Tuesday, November 4, 2008

Carelink Health Plan Inc Loses in Federal Court

Tuesday's Tirade
No More Deadly Delays

But then there's West Virginia, where more than 24% of adults under age 65 don't have health insurance. In that state, employer-based insurance premiums account for nearly 20% of a person's paycheck, and nearly 20% of those surveyed in the state have said they couldn't see a doctor because it was too expensive to do so. The state ranks 44th out of 51 (including Washington, D.C.) in terms of overall health care, the Fund says.

A Harris poll compiled on behalf of the U.S. Chamber Institute for Legal Reform shows that five of the 10 states whose legal environments are seen as most inhospitable to business are also among the seven lowest in median income, according to the latest Census Bureau statistics. The five: West Virginia, Mississippi, Arkansas, Louisiana and Alabama. Forbes.com, 2008 and 2007
in Pictures: The Best and Worst States to Get Sued In

There will soon be a very public accounting of my HMO, Carelink Health Plans, Inc of West Virginia at a trial in the Ohio County Circuit Court in Wheeling West Virginia. Carelink did not appeal the decision of federal Judge Frederick Stamp to remand my civil lawsuit to the Circuit Court. See links for documents unitedforjustice.blogspot.com.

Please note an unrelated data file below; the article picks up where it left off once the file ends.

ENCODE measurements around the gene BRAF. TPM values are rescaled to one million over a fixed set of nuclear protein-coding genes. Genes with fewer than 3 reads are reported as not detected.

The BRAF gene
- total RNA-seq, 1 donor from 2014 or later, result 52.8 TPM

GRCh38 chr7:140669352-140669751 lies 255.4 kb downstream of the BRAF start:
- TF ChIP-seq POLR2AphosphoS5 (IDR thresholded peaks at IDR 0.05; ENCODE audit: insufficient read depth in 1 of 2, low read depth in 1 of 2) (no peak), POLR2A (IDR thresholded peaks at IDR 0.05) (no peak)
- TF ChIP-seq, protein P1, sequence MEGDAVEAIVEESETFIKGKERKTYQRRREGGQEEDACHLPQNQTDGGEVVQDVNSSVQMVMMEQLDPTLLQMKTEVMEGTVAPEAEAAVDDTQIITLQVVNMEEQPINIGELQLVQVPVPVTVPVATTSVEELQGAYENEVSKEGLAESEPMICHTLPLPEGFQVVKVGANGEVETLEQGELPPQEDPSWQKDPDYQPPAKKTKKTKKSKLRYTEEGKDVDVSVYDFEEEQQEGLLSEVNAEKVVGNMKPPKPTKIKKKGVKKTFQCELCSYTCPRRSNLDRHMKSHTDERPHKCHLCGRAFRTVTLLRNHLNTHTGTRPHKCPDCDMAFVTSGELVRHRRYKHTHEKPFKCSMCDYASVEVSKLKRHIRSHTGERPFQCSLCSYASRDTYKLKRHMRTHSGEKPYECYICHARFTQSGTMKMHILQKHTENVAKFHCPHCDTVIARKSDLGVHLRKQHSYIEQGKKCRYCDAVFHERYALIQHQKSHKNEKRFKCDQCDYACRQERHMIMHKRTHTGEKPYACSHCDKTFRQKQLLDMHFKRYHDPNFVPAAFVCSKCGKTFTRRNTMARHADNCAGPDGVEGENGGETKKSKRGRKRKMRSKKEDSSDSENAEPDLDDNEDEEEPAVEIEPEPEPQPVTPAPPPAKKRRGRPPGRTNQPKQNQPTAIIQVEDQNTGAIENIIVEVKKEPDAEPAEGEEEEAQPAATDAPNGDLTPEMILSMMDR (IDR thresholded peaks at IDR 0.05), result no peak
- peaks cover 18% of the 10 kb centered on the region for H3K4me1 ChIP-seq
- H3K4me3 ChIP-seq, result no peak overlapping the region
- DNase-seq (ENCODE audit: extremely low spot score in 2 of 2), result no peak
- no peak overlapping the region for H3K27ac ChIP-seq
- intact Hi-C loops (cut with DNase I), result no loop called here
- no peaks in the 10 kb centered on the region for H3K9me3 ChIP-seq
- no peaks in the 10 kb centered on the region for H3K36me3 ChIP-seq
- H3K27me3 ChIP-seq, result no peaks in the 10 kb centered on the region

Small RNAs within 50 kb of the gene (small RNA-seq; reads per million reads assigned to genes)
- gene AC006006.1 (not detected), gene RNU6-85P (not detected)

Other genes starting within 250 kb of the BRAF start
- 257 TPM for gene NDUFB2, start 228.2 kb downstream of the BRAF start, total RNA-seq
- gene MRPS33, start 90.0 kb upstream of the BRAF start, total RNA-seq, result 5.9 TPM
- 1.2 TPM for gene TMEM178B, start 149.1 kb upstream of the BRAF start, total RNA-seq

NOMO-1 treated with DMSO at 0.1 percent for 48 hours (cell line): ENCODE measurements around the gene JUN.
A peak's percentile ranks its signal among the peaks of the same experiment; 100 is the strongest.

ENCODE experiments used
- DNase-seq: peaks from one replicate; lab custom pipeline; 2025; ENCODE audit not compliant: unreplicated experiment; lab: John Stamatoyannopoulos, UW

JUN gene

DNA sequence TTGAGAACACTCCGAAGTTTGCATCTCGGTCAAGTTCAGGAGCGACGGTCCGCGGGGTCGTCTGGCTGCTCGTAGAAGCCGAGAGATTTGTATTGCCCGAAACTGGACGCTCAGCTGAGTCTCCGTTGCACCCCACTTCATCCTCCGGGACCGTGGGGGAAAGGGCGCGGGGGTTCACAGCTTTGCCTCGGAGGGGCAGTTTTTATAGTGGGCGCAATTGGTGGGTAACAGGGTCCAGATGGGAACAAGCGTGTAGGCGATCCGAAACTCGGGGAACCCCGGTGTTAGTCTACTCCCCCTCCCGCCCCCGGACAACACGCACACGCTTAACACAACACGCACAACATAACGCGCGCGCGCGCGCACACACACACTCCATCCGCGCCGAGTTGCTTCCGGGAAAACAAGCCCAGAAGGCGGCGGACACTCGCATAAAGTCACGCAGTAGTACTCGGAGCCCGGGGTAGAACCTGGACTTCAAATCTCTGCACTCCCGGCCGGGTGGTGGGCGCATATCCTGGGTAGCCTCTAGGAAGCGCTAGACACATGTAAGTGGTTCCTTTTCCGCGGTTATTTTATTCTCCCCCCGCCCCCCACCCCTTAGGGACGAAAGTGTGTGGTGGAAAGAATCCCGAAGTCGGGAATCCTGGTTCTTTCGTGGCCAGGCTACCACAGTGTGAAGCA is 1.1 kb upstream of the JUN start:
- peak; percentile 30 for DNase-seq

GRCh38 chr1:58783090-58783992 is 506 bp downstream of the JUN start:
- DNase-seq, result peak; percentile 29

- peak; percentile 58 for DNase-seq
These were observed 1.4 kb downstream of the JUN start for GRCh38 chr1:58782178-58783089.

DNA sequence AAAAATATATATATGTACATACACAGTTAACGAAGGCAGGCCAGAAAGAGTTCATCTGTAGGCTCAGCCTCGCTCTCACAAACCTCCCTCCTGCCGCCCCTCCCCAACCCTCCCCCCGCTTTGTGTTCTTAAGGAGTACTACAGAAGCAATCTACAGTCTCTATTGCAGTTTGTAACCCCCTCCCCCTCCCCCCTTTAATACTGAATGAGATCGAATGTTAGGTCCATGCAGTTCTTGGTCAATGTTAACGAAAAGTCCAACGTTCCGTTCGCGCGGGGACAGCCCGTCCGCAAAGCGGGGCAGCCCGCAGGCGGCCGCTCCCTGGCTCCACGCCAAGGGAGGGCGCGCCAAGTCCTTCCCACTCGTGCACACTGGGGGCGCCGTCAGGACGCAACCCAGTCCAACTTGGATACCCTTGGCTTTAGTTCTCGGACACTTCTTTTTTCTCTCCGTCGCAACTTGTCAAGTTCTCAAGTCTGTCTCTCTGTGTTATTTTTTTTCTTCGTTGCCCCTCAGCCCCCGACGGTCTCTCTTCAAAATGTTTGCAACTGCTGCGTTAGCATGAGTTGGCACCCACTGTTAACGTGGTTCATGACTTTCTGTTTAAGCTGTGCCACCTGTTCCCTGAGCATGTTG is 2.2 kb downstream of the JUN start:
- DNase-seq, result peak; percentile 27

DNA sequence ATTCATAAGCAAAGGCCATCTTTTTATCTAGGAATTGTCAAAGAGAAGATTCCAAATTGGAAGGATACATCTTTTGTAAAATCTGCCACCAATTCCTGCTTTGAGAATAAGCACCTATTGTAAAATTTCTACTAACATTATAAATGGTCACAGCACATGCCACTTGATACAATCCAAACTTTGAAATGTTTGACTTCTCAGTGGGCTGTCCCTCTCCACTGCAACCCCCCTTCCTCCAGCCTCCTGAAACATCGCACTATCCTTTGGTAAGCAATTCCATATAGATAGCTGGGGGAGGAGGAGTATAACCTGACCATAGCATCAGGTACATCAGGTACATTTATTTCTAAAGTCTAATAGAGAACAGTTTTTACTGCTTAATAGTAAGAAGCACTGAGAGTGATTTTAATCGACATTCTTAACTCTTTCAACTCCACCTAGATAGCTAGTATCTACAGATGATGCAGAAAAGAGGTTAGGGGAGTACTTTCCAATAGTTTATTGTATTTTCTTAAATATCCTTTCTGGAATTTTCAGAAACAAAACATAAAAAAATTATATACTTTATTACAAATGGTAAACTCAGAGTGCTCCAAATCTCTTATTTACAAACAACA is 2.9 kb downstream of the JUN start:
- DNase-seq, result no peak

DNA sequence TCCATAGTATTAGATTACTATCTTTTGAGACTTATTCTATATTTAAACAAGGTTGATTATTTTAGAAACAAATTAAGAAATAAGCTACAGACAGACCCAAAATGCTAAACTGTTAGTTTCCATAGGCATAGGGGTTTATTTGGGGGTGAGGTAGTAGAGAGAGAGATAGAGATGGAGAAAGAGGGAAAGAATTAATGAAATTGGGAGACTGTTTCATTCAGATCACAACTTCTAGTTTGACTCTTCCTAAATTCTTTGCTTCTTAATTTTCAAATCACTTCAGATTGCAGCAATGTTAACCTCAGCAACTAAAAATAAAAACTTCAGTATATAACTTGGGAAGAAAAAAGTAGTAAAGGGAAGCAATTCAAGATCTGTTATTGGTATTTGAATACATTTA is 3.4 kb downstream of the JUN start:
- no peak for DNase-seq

Any surprise here? No, given the arguments of Judge Stamp in response to Carelink's request, it was predictable. As one studies this case, there really was nothing to refute. Corporate Legal was silenced.

As one can well imagine, with the negative climate in this state already, there will be a tsunami of outrage against Carelink and anyone who supported their corrupt ways. A public trial by an impartial jury of my peers. It does not get any better in this climate where way too many of the most vulnerable have been denied our rightful health care benefits. West Virginia is a small state...we all know each other.

I remain baffled that Carelink Health Plans, Inc. by their many outrageous actions have dug their own grave. What follows is a reference to only a few of the ruthless behaviors towards me:

On November 1, 2005, CEO Patrick Dowd, knowing that I live with what many psychiatrists would define as a severe mental illness, accused me of fraud in an effort to terminate me. See links to documents in unitedforjustice.blogspot.com.

In the fall of 2005 and again in the spring of 2006, Carelink Quality Control Supervisor Carolyn Westfall, stopped an internal investigation of the unjust actions of a key appeals official of Carelink.